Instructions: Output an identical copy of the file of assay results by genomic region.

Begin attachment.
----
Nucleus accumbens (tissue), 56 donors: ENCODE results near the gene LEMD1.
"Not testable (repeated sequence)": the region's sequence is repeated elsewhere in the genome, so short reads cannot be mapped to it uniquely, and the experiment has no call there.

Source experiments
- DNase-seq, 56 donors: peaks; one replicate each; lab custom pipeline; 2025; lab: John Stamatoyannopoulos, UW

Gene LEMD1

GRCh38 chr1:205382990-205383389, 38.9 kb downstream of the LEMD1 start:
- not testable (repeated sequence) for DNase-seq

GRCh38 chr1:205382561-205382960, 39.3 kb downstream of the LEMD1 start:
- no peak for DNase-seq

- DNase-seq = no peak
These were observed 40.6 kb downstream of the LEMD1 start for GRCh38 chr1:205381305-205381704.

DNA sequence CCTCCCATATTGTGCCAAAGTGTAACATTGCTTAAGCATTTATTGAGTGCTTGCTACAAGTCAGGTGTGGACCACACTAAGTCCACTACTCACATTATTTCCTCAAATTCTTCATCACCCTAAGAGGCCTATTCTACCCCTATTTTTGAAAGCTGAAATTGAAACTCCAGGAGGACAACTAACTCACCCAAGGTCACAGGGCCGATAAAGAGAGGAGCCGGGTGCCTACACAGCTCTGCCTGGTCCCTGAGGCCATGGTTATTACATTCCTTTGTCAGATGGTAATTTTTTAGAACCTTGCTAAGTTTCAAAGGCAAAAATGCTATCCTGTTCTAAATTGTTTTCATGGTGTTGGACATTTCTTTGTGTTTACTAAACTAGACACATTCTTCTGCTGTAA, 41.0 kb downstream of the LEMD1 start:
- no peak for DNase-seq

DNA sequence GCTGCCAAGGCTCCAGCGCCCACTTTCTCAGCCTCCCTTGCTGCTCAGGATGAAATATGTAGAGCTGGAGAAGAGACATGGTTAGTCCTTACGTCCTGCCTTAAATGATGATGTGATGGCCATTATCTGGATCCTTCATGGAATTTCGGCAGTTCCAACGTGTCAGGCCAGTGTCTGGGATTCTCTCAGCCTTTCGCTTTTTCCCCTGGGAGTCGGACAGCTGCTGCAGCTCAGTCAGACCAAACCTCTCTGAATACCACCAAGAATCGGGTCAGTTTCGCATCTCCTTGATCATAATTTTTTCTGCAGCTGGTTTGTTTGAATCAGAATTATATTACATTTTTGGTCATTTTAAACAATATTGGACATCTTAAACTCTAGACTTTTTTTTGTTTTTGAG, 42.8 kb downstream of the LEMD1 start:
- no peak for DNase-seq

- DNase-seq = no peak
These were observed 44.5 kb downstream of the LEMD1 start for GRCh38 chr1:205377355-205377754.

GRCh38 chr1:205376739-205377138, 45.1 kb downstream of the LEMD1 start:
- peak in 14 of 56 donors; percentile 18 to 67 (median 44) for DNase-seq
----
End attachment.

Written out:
Nucleus accumbens (tissue), 56 donors: ENCODE results near the gene LEMD1.
"Not testable (repeated sequence)": the region's sequence is repeated elsewhere in the genome, so short reads cannot be mapped to it uniquely, and the experiment has no call there.

Source experiments
- DNase-seq, 56 donors: peaks; one replicate each; lab custom pipeline; 2025; lab: John Stamatoyannopoulos, UW

Gene LEMD1

GRCh38 chr1:205382990-205383389, 38.9 kb downstream of the LEMD1 start:
- not testable (repeated sequence) for DNase-seq

GRCh38 chr1:205382561-205382960, 39.3 kb downstream of the LEMD1 start:
- no peak for DNase-seq

- DNase-seq = no peak
These were observed 40.6 kb downstream of the LEMD1 start for GRCh38 chr1:205381305-205381704.

DNA sequence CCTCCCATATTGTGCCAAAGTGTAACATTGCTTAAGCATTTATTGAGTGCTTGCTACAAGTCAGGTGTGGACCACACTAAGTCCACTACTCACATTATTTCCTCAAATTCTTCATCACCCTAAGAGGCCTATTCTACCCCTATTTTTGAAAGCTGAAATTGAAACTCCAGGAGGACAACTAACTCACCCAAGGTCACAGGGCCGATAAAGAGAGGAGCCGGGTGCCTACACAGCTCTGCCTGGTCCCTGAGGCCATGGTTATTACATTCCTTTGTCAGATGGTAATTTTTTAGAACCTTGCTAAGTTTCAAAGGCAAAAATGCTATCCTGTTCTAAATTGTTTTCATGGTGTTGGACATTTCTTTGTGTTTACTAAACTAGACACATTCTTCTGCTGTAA, 41.0 kb downstream of the LEMD1 start:
- no peak for DNase-seq

DNA sequence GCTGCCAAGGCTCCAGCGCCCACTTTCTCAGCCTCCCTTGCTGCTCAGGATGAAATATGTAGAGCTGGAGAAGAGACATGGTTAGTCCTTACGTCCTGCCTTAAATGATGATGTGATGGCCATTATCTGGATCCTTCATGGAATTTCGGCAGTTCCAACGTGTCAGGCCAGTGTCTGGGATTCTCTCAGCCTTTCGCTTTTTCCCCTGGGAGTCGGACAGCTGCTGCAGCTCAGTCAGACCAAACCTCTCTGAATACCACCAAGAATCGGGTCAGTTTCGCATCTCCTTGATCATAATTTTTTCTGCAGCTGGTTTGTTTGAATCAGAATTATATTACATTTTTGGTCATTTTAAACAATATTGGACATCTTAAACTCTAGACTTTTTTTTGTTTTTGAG, 42.8 kb downstream of the LEMD1 start:
- no peak for DNase-seq

- DNase-seq = no peak
These were observed 44.5 kb downstream of the LEMD1 start for GRCh38 chr1:205377355-205377754.

GRCh38 chr1:205376739-205377138, 45.1 kb downstream of the LEMD1 start:
- peak in 14 of 56 donors; percentile 18 to 67 (median 44) for DNase-seq